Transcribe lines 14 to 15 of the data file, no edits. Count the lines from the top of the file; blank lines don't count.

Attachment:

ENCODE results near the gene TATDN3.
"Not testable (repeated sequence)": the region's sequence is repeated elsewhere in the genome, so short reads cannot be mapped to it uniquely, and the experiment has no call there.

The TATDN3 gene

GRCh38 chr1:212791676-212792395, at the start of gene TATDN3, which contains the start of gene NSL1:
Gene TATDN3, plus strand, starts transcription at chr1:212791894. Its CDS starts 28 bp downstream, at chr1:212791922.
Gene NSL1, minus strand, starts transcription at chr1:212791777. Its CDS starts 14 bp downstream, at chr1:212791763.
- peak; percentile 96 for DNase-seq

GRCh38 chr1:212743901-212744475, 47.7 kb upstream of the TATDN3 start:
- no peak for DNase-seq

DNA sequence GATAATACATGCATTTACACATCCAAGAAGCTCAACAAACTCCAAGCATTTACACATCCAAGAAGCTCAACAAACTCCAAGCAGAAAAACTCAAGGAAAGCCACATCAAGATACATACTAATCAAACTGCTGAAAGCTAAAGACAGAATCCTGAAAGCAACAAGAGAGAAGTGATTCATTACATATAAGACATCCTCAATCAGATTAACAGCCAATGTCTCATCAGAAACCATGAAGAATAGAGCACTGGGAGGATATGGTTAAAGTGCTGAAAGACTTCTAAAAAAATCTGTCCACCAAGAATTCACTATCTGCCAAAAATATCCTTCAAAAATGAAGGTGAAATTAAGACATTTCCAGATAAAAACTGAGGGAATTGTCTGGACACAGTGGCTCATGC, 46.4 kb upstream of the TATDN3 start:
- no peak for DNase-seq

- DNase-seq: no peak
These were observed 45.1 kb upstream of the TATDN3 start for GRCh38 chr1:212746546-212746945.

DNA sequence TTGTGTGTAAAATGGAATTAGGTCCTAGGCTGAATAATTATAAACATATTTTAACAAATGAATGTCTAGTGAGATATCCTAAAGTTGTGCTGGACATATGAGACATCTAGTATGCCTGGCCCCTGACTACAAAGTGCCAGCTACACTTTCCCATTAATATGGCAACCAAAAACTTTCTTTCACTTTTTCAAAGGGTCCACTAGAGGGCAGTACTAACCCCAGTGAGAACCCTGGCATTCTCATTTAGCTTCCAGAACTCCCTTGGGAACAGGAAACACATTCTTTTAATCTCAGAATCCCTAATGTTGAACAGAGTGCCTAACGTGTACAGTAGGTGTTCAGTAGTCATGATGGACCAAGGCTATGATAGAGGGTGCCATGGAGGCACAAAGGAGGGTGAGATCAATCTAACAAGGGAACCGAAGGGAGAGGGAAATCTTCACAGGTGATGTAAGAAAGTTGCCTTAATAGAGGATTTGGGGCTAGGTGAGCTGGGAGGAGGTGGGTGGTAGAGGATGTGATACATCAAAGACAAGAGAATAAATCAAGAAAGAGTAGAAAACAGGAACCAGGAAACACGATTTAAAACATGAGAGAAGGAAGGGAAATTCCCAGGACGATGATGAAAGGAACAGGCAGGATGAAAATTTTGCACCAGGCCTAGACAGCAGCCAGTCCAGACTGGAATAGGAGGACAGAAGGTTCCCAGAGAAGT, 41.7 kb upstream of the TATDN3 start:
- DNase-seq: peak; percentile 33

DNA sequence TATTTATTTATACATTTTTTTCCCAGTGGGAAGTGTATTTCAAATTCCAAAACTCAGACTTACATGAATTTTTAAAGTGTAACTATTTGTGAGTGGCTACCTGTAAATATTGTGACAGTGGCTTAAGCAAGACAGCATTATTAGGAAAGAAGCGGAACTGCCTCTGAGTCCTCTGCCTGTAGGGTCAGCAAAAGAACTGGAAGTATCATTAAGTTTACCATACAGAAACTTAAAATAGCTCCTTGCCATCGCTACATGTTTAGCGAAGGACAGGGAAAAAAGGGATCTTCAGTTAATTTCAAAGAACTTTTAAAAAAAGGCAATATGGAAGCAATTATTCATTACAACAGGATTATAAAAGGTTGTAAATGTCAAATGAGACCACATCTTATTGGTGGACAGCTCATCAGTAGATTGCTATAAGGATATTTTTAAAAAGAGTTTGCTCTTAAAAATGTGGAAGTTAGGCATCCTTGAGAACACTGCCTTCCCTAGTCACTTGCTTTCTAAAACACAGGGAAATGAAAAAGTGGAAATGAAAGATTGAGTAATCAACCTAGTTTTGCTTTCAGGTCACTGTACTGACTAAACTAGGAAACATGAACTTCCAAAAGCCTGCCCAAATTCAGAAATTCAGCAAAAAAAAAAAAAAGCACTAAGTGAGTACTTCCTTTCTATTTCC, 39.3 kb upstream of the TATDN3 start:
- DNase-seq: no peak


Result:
DNA sequence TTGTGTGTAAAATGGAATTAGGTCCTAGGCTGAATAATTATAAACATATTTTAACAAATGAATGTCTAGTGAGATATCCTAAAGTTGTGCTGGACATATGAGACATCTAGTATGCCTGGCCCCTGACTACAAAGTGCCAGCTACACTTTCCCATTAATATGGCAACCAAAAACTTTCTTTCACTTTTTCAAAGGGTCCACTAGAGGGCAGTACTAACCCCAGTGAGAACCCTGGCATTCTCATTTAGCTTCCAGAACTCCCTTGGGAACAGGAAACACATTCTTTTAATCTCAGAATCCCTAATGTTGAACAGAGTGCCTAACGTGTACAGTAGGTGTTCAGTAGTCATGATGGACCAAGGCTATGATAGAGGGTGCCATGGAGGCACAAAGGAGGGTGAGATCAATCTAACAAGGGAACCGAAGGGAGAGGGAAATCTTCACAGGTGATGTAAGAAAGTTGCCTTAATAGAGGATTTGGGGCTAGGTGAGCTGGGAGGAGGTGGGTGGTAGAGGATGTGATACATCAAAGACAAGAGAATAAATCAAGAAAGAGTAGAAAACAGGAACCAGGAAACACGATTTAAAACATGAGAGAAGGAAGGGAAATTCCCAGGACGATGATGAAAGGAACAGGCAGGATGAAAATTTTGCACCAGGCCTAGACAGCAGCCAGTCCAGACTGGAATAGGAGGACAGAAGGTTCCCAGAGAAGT, 41.7 kb upstream of the TATDN3 start:
- DNase-seq: peak; percentile 33